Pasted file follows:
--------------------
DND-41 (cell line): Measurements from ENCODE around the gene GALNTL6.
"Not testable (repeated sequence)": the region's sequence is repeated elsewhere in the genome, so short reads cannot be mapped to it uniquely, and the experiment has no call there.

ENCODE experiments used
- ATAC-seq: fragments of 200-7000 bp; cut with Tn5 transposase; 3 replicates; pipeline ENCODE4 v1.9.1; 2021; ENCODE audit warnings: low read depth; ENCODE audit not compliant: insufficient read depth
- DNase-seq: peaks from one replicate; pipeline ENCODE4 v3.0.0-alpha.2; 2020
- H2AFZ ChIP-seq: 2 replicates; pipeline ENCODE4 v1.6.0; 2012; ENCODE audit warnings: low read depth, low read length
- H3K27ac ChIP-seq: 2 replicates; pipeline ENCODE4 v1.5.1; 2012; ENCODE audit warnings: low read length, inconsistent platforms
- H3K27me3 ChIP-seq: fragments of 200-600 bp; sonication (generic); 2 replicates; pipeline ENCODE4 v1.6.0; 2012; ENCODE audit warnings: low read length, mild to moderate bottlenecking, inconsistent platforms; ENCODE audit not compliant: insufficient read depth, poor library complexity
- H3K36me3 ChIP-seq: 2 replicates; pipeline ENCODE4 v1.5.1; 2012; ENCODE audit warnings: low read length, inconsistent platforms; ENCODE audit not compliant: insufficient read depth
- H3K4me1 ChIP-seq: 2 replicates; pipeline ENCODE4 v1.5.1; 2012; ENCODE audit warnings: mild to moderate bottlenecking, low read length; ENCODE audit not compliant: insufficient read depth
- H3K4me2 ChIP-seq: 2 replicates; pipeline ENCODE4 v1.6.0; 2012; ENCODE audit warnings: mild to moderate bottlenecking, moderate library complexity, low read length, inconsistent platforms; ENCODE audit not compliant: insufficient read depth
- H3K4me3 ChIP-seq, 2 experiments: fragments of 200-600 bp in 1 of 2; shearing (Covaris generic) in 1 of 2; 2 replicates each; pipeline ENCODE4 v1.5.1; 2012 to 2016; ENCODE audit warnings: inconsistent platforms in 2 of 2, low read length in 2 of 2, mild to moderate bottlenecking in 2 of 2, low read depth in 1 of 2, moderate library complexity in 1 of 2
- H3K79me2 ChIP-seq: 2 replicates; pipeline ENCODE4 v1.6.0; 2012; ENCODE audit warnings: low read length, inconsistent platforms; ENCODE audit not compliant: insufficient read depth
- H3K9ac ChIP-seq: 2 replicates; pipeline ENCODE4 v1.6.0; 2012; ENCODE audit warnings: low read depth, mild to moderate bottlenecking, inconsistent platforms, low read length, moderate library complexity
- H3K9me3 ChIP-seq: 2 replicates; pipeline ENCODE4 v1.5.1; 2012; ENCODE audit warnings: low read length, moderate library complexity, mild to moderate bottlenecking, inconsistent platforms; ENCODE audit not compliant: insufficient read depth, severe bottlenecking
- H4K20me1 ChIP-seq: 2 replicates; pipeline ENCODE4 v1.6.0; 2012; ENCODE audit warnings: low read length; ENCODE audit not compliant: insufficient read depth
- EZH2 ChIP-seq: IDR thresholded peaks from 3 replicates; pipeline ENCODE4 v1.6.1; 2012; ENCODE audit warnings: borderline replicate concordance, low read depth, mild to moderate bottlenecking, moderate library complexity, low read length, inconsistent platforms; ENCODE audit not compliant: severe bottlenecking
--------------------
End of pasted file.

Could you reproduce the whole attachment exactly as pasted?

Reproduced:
DND-41 (cell line): Measurements from ENCODE around the gene GALNTL6.
"Not testable (repeated sequence)": the region's sequence is repeated elsewhere in the genome, so short reads cannot be mapped to it uniquely, and the experiment has no call there.

ENCODE experiments used
- ATAC-seq: fragments of 200-7000 bp; cut with Tn5 transposase; 3 replicates; pipeline ENCODE4 v1.9.1; 2021; ENCODE audit warnings: low read depth; ENCODE audit not compliant: insufficient read depth
- DNase-seq: peaks from one replicate; pipeline ENCODE4 v3.0.0-alpha.2; 2020
- H2AFZ ChIP-seq: 2 replicates; pipeline ENCODE4 v1.6.0; 2012; ENCODE audit warnings: low read depth, low read length
- H3K27ac ChIP-seq: 2 replicates; pipeline ENCODE4 v1.5.1; 2012; ENCODE audit warnings: low read length, inconsistent platforms
- H3K27me3 ChIP-seq: fragments of 200-600 bp; sonication (generic); 2 replicates; pipeline ENCODE4 v1.6.0; 2012; ENCODE audit warnings: low read length, mild to moderate bottlenecking, inconsistent platforms; ENCODE audit not compliant: insufficient read depth, poor library complexity
- H3K36me3 ChIP-seq: 2 replicates; pipeline ENCODE4 v1.5.1; 2012; ENCODE audit warnings: low read length, inconsistent platforms; ENCODE audit not compliant: insufficient read depth
- H3K4me1 ChIP-seq: 2 replicates; pipeline ENCODE4 v1.5.1; 2012; ENCODE audit warnings: mild to moderate bottlenecking, low read length; ENCODE audit not compliant: insufficient read depth
- H3K4me2 ChIP-seq: 2 replicates; pipeline ENCODE4 v1.6.0; 2012; ENCODE audit warnings: mild to moderate bottlenecking, moderate library complexity, low read length, inconsistent platforms; ENCODE audit not compliant: insufficient read depth
- H3K4me3 ChIP-seq, 2 experiments: fragments of 200-600 bp in 1 of 2; shearing (Covaris generic) in 1 of 2; 2 replicates each; pipeline ENCODE4 v1.5.1; 2012 to 2016; ENCODE audit warnings: inconsistent platforms in 2 of 2, low read length in 2 of 2, mild to moderate bottlenecking in 2 of 2, low read depth in 1 of 2, moderate library complexity in 1 of 2
- H3K79me2 ChIP-seq: 2 replicates; pipeline ENCODE4 v1.6.0; 2012; ENCODE audit warnings: low read length, inconsistent platforms; ENCODE audit not compliant: insufficient read depth
- H3K9ac ChIP-seq: 2 replicates; pipeline ENCODE4 v1.6.0; 2012; ENCODE audit warnings: low read depth, mild to moderate bottlenecking, inconsistent platforms, low read length, moderate library complexity
- H3K9me3 ChIP-seq: 2 replicates; pipeline ENCODE4 v1.5.1; 2012; ENCODE audit warnings: low read length, moderate library complexity, mild to moderate bottlenecking, inconsistent platforms; ENCODE audit not compliant: insufficient read depth, severe bottlenecking
- H4K20me1 ChIP-seq: 2 replicates; pipeline ENCODE4 v1.6.0; 2012; ENCODE audit warnings: low read length; ENCODE audit not compliant: insufficient read depth
- EZH2 ChIP-seq: IDR thresholded peaks from 3 replicates; pipeline ENCODE4 v1.6.1; 2012; ENCODE audit warnings: borderline replicate concordance, low read depth, mild to moderate bottlenecking, moderate library complexity, low read length, inconsistent platforms; ENCODE audit not compliant: severe bottlenecking